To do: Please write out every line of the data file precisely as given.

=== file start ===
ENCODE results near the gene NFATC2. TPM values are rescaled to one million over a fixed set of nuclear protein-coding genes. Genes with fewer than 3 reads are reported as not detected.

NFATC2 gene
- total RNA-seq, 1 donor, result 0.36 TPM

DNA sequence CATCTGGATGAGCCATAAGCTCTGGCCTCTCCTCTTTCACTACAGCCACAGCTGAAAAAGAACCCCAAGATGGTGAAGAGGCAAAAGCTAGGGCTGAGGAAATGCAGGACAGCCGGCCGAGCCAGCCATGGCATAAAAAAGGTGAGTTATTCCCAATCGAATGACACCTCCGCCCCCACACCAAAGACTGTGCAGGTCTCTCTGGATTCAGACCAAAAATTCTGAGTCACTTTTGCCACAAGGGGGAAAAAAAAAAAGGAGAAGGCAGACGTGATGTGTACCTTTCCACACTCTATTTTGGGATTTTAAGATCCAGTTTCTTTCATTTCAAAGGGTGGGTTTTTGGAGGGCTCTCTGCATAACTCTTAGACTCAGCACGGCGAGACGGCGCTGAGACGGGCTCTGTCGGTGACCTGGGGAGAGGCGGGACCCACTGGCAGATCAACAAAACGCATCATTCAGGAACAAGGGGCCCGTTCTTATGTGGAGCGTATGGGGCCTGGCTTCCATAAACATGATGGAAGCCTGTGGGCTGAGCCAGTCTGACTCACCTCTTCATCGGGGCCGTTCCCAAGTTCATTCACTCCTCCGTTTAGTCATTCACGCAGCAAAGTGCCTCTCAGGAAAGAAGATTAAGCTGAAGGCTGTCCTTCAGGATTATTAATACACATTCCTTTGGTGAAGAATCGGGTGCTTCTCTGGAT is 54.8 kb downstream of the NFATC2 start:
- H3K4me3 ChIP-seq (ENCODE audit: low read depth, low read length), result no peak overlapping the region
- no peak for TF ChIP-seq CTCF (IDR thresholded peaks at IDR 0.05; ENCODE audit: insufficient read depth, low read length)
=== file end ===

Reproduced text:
ENCODE results near the gene NFATC2. TPM values are rescaled to one million over a fixed set of nuclear protein-coding genes. Genes with fewer than 3 reads are reported as not detected.

NFATC2 gene
- total RNA-seq, 1 donor, result 0.36 TPM

DNA sequence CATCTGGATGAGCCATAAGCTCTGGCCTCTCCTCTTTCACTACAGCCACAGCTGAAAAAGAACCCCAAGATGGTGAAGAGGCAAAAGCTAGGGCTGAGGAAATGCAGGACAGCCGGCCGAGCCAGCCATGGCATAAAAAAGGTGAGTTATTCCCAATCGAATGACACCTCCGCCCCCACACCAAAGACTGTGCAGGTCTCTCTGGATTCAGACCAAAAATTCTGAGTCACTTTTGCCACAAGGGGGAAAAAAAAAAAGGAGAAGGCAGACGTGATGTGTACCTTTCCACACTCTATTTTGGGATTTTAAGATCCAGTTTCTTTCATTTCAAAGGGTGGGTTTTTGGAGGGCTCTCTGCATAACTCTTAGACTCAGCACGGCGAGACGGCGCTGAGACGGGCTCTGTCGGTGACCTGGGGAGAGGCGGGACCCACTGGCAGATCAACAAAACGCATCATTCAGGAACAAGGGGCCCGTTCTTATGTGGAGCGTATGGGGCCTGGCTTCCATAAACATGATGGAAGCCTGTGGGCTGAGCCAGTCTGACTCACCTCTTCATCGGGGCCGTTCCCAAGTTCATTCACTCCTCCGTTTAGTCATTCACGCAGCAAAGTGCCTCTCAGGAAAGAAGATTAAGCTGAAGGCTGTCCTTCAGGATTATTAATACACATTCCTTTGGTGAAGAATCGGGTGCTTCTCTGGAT is 54.8 kb downstream of the NFATC2 start:
- H3K4me3 ChIP-seq (ENCODE audit: low read depth, low read length), result no peak overlapping the region
- no peak for TF ChIP-seq CTCF (IDR thresholded peaks at IDR 0.05; ENCODE audit: insufficient read depth, low read length)